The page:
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California Forgery Lawyer

California Forgery Lawyer

Forgery involves the act of modifying or creating false writing to deceive or commit fraud. A forgery-related offense frequently includes signing another person's signature on a financial or legal document. While in many instances a forgery crime may seem minor, the consequences and potential financial loss to the alleged victims are often so severe that prosecutors forcefully seek out individuals suspected of committing forgery in Santa Barbara.

If you've been accused of a forgery offense, we strongly encourage you to consult a knowledgeable California forgery lawyer. Contact the skilled Santa Barbara forgery defense lawyers with Aron Law Firm to learn how we may be able to help safeguard your rights and freedom against these charges.

What Is Forgery under California Law?

Forgery is defined under California Penal Code 470 as a white-collar criminal offense that involves falsifying a signature or fraudulently modifying certain documents. There are multiple ways that you may be liable for forgery. California's forgery statute makes it illegal for anyone to:  

  1. Sign another person's or a fictitious person's name; 
  2. Counterfeit or forge the handwriting or seal of another person;
  3. Alter, corrupt, or falsify any record of any will, codicil, or judgment that may be used as evidence in court;
  4. Falsely make, alter, forge, utter, pass, or counterfeit particular documents.

Regarding the last item, “particular documents” include a variety of items, including:

  • Checks
  • Bonds
  • Bank bills/notes
  • Cashier's checks
  • Traveler's checks
  • Money orders
  • Contracts
  • Lottery tickets
  • Stock certificates
  • Property deeds
  • Leases on real property 

To convict you of forgery in California, the prosecution must establish that:

  1. You committed one of the acts of forgery listed above, and
  2. When doing so, you acted with the specific intent to defraud another person or an institution.

The “intent to defraud” is a point often brought up in forgery cases that involve deceiving a person to deprive them of money, property, or some legal right. Note that an individual may act with intent to defraud even if no one is genuinely defrauded or suffers a loss.

Examples Demonstrating the Intent to Defraud

Common examples of a person acting with intent to defraud include:

  • Altering the amount of a check written to you by adding an extra zero to increase the payment
  • Endorsing a check payable to someone else without that person's consent
  • Signing a doctor's name to write a fraudulent prescription
  • Modifying a page in your family's will to inherit more money

What Are California Penalties for Forgery?

Forgery is considered a “wobbler” offense in California, meaning it may be charged as a felony or a misdemeanor. The prosecution makes the final decision and usually considers factors like whether you have a criminal history, the severity of the forgery offense, and the extent of loss experienced, if any.

Note that misdemeanor charges only apply if the forged document is a check, money order, or similar instrument valued at $950 or less. Penalties imposed for a conviction of a misdemeanor charge of forgery may include:

  • Summary probation
  • Jail sentence of up to one year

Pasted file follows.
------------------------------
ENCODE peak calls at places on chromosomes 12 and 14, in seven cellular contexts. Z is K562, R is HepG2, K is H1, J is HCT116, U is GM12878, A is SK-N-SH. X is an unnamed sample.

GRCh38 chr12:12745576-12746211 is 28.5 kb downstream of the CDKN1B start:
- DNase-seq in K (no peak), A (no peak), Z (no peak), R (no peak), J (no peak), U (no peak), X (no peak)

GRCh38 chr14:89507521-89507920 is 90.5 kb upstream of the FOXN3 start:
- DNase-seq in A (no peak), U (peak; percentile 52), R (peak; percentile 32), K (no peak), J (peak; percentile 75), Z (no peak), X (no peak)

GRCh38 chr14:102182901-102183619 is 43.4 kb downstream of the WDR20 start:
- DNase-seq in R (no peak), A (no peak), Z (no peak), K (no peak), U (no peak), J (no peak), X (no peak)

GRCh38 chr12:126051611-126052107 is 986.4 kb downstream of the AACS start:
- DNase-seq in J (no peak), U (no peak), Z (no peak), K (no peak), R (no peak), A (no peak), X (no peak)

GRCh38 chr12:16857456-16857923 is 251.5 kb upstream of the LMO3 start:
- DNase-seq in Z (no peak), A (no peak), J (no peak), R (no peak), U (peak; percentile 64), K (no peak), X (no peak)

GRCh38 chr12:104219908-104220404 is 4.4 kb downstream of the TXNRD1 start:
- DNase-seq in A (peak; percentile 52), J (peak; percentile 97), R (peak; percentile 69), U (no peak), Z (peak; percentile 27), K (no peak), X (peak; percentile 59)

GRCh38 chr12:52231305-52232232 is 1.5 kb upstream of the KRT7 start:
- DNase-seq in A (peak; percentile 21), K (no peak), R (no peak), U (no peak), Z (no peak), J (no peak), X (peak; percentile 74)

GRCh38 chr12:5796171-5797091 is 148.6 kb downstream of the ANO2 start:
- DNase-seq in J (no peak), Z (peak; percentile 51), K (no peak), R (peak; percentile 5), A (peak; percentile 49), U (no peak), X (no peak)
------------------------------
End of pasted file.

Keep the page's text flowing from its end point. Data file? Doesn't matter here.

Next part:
• Restitution and fines up to $1,000 

If you are convicted of a felony charge of forgery in California, you may face the following penalties:

  • Felony probation 
  • Jail sentence of up to three years
  • Restitution and fines up to $10,000

According to California's Three Strikes Law, a conviction of felony forgery may count as a “strike.” The consequences of a forgery charge may be harsh, but an experienced forgery lawyer may be able to help you gather evidence and build a robust defense strategy for the most optimal outcome.

Legal Defenses to Forgery Charges in California

There are several legal defenses that a skilled white-collar criminal defense lawyer may be able to use to challenge forgery charges in California, including:

  1. Lack of intent: The prosecution must demonstrate that you had criminal intent to defraud.
  2. Falsely accused: You were a victim of mistaken identity and wrongly accused.
  3. Permission: The owner of the document permitted you to sign their name.
  4. Lack of passing of the item: You wrote the document but did not complete a forgery because you did not attempt to pass the forged document as a genuine item to another person.

Forgery defense lawyers at the Aron Law Firm have substantial experience in all areas of forgery-related fraud defense. Even in situations that seem hopeless, there are multiple approaches we may apply in your defense.

Consult a Seasoned California Forgery Defense Lawyer in Santa Barbara

A forgery conviction has the potential to tarnish your personal and professional reputation, making it difficult to maintain meaningful employment. If you're facing charges for a forgery offense in California, contact an experienced criminal defense attorney as soon as possible to learn your rights and legal options. 

Aron Law Firm is led by former California Deputy District Attorney William M. Aron, who applies years of trial experience prosecuting white-collar criminal cases to work in defending clients accused of forgery and white-collar crimes. This wealth of knowledge and experience has secured successful judgments for clients in Santa Barbara and surrounding areas in California. 

To speak with a knowledgeable California forgery defense attorney at Aron Law Firm, schedule a confidential case review by completing our contact form or calling (805) 618-1768.

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